02 August 2016

The huge volumes of litter we leave in the oceans is one of the greatest environmental problems of our time. Professor Henrik Kylin from Linköping University has studied how the beaches on a remote atoll in the Indian Ocean have been covered with litter, even though the atoll has no permanent residents.[No text in field]

The plastic in the oceans is one of the hottest topics in environmental research right now – and rightly so. For the animals, this litter is disastrous,” says Henrik Kylin, professor of environmental chemistry, whose research focusses on how environmental toxins are spread, and what damage they do to the environment.

To learn how litter is spread around the world, he has made numerous trips, including to Canada, Tanzania, the Arctic and the Antarctic. But today he is in his book-filled office at the Department of Thematic Studies - Environmental Change.

Rubbish – in piles or as a hidden threat

We don’t actually know how much rubbish there is in our oceans. But we know that most of it is plastic, and that much of this is not visible to the naked eye. It’s microplastic, which comes from emissions from our treatment plants or from larger pieces of plastic that have been decomposed by the sunlight or ground into smaller pieces by wave action. These miniscule particles, less than five millimetres in size, can be eaten by plankton, which are eaten by fish.

“The plastic fills the fish’s stomach, so it starves. But microplastic isn’t the only plastic that’s harmful to animals. For instance a sea turtle can easily mistake a plastic bag for a jellyfish,” says Professor Kylin.

This time, Kylin has joined researchers from Mauritius, South Africa and the Channel Islands to visit Saint Brandon, an atoll in the Indian Ocean, to study the larger debris that washes up from the ocean onto the beaches there. The results have been published in the journal Marine Environmental Research.

Sandals that have come 3,350 kilometres

On Saint Brandon, which belongs to Mauritius, the only economic activities are small-scale fishing and a little tourism. The atoll has no permanent population, but plenty of sea turtles – and for these it’s an important breeding ground. In terms of humans, in 2014 there weren’t more than 41 people temporarily stationed there, mainly for fishing purposes. But despite this minimal human activity, the beaches of the surrounding archipelago are cluttered with debris.

“We found nearly 30,000 objects on the islands, mostly made of plastic. That is equivalent to 76 objects along a 100-metre stretch of beach, which is quite a lot,” says Professor Kylin.

The researchers documented, classified and counted all debris larger than five millimetres. The most common objects found were flip-flops, energy drinks and compact fluorescent lamps. According to Professor Kylin it is unlikely that the small number of people that spend time on the islands could have made much of a contribution to the amount of debris, because the brand names on the flip-flops and energy drinks indicate that they come from countries including Indonesia and Malaysia, on the other side of the Indian Ocean. Thus this debris has travelled 3,350 kilometres, roughly the distance from Stockholm to Bagdad.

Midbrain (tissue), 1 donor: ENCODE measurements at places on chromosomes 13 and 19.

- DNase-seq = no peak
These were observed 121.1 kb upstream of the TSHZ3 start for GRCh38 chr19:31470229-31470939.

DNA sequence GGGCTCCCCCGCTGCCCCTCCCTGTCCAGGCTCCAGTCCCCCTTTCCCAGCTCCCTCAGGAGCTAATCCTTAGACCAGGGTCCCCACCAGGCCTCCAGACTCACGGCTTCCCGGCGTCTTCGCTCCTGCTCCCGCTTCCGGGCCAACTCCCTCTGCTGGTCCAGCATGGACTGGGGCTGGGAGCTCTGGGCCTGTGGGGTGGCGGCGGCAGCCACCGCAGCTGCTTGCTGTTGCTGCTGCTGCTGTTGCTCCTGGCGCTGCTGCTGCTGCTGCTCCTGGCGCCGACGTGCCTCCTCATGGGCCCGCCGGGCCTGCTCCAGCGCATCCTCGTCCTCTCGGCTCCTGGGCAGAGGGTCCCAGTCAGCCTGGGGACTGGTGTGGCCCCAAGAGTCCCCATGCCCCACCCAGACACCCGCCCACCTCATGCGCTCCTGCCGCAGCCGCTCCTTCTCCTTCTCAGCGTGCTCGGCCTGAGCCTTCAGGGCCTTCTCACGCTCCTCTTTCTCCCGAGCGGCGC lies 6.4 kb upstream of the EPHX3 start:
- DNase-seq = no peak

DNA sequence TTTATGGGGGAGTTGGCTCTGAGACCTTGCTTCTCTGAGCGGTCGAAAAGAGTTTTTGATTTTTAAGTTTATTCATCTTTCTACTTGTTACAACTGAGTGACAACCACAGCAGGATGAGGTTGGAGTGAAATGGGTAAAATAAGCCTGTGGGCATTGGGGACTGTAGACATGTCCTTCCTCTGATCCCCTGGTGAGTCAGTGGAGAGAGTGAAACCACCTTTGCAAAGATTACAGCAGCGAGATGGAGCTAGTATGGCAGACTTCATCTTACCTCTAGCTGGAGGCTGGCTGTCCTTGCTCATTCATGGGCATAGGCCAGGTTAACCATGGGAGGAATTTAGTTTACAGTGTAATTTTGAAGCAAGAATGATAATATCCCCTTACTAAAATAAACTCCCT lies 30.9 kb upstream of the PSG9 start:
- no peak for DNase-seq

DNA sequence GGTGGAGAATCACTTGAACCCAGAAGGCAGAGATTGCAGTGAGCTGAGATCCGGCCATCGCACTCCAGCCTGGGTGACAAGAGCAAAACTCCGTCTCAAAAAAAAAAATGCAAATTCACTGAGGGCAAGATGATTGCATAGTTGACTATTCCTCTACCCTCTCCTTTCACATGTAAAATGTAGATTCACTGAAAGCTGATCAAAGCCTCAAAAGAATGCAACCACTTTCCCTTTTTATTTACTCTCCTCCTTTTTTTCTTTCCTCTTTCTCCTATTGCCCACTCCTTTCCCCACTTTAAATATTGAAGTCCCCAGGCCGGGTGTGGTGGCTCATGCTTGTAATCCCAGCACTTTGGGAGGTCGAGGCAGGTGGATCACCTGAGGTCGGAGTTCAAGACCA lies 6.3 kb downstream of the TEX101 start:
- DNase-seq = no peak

“The ocean currents are incredibly strong. The route has probably been affected by the North Equatorial Current and the Equatorial Countercurrent, which flow past the regions where the debris began its journey.” Prof Kylin gets a large inflatable globe – made of plastic – from a corner in his office. He points to Malaysia and traces the route the debris would have taken.

Affecting the food chain

So, how has this well-travelled rubbish affected the environment? The 11,000-odd flip-flops found by the research team are produced from plastic foam that contains DDT, PCBs and flame retardants. Also, after long periods in the water, they absorb environmental toxins which they transfer to the island shores.

“The lamps we found contain heavy metals that we have seen enter the islands’ food chains, for instance we have found them in corals and coral sand.”

One of the measures to reduce the influence of humans on the isolated atoll, according to Professor Kylin, is the regular cleaning of the beaches. But of course, it would be better if the debris didn’t end up in the oceans in the first place.

“We humans need to think about how we manage our rubbish. It’s not only about people on the other side of the earth, it’s about ourselves. We need to stop throwing rubbish from boats, and remember that if not disposed of properly, plastic bags can end up in the ocean.”

After studying debris in the Indian Ocean, Kylin will now move on to his next research project. This time his hunt for environmental toxins will take him to Bangladesh and India, where he will study microplastics in the Ganges.

Fact box:

  • Saint Brandon has several names; it’s sometimes called St. Brandon’s Islands and St. Brandon’s Atoll. However most maps refer to it as Cargados-Carajos Shoals, which in Spanish-Portuguese English means literally “Damn bloody shoals”.

The atoll is 56 kilometres long, 22 kilometres wide, and consists of 24 islands.


The flip-or-flop boutique: Marine debris on the shores of St Brandon's rock, an isolated tropical atoll in the Indian Ocean, Hindrik Bouwmana, Steven W. Evansa, Nik Colec, Nee Sun Choong Kwet Yivee, Henrik Kylin (2016), Marine Environmental Research, vol. 114, pages 58–64